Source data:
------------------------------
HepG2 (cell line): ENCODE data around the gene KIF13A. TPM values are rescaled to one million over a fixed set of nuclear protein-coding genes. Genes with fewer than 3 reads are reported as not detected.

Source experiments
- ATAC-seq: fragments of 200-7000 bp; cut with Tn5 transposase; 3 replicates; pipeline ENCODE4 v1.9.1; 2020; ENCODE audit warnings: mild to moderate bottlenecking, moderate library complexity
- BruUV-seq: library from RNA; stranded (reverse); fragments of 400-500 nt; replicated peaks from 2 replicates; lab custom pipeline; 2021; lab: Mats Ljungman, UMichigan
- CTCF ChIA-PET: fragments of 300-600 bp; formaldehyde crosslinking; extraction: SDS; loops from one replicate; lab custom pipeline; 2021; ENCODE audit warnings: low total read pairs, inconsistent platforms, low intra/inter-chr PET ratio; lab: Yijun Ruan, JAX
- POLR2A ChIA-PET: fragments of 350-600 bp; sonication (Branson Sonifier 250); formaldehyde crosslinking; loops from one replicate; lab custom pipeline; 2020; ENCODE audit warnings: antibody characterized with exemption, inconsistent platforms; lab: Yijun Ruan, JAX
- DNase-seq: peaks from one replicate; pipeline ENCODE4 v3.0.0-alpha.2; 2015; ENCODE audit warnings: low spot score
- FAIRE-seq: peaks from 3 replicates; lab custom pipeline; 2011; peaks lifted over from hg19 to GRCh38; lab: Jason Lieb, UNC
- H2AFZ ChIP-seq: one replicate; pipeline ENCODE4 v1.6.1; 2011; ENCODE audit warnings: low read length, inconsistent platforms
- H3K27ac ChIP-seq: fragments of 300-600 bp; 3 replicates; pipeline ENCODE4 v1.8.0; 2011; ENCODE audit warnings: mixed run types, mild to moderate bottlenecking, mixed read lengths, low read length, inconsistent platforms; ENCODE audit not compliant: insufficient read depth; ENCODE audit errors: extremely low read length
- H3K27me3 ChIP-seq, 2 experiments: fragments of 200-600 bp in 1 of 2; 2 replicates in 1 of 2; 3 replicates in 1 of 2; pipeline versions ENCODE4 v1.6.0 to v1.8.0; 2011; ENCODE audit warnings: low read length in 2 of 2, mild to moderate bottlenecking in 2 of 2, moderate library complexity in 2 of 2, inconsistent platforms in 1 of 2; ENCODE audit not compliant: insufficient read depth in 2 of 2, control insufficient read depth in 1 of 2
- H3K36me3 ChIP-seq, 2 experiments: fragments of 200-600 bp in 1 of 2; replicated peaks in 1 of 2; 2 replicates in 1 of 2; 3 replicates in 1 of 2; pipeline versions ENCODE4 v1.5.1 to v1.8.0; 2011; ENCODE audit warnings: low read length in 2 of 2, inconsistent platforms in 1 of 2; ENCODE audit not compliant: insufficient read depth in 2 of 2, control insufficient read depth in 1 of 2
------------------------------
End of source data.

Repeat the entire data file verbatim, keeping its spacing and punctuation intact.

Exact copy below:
HepG2 (cell line): ENCODE data around the gene KIF13A. TPM values are rescaled to one million over a fixed set of nuclear protein-coding genes. Genes with fewer than 3 reads are reported as not detected.

Source experiments
- ATAC-seq: fragments of 200-7000 bp; cut with Tn5 transposase; 3 replicates; pipeline ENCODE4 v1.9.1; 2020; ENCODE audit warnings: mild to moderate bottlenecking, moderate library complexity
- BruUV-seq: library from RNA; stranded (reverse); fragments of 400-500 nt; replicated peaks from 2 replicates; lab custom pipeline; 2021; lab: Mats Ljungman, UMichigan
- CTCF ChIA-PET: fragments of 300-600 bp; formaldehyde crosslinking; extraction: SDS; loops from one replicate; lab custom pipeline; 2021; ENCODE audit warnings: low total read pairs, inconsistent platforms, low intra/inter-chr PET ratio; lab: Yijun Ruan, JAX
- POLR2A ChIA-PET: fragments of 350-600 bp; sonication (Branson Sonifier 250); formaldehyde crosslinking; loops from one replicate; lab custom pipeline; 2020; ENCODE audit warnings: antibody characterized with exemption, inconsistent platforms; lab: Yijun Ruan, JAX
- DNase-seq: peaks from one replicate; pipeline ENCODE4 v3.0.0-alpha.2; 2015; ENCODE audit warnings: low spot score
- FAIRE-seq: peaks from 3 replicates; lab custom pipeline; 2011; peaks lifted over from hg19 to GRCh38; lab: Jason Lieb, UNC
- H2AFZ ChIP-seq: one replicate; pipeline ENCODE4 v1.6.1; 2011; ENCODE audit warnings: low read length, inconsistent platforms
- H3K27ac ChIP-seq: fragments of 300-600 bp; 3 replicates; pipeline ENCODE4 v1.8.0; 2011; ENCODE audit warnings: mixed run types, mild to moderate bottlenecking, mixed read lengths, low read length, inconsistent platforms; ENCODE audit not compliant: insufficient read depth; ENCODE audit errors: extremely low read length
- H3K27me3 ChIP-seq, 2 experiments: fragments of 200-600 bp in 1 of 2; 2 replicates in 1 of 2; 3 replicates in 1 of 2; pipeline versions ENCODE4 v1.6.0 to v1.8.0; 2011; ENCODE audit warnings: low read length in 2 of 2, mild to moderate bottlenecking in 2 of 2, moderate library complexity in 2 of 2, inconsistent platforms in 1 of 2; ENCODE audit not compliant: insufficient read depth in 2 of 2, control insufficient read depth in 1 of 2
- H3K36me3 ChIP-seq, 2 experiments: fragments of 200-600 bp in 1 of 2; replicated peaks in 1 of 2; 2 replicates in 1 of 2; 3 replicates in 1 of 2; pipeline versions ENCODE4 v1.5.1 to v1.8.0; 2011; ENCODE audit warnings: low read length in 2 of 2, inconsistent platforms in 1 of 2; ENCODE audit not compliant: insufficient read depth in 2 of 2, control insufficient read depth in 1 of 2